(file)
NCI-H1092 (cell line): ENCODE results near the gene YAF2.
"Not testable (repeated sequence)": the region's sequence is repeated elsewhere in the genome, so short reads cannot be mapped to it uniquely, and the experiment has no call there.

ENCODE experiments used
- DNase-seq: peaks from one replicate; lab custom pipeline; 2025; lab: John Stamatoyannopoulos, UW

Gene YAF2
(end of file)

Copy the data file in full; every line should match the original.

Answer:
NCI-H1092 (cell line): ENCODE results near the gene YAF2.
"Not testable (repeated sequence)": the region's sequence is repeated elsewhere in the genome, so short reads cannot be mapped to it uniquely, and the experiment has no call there.

ENCODE experiments used
- DNase-seq: peaks from one replicate; lab custom pipeline; 2025; lab: John Stamatoyannopoulos, UW

Gene YAF2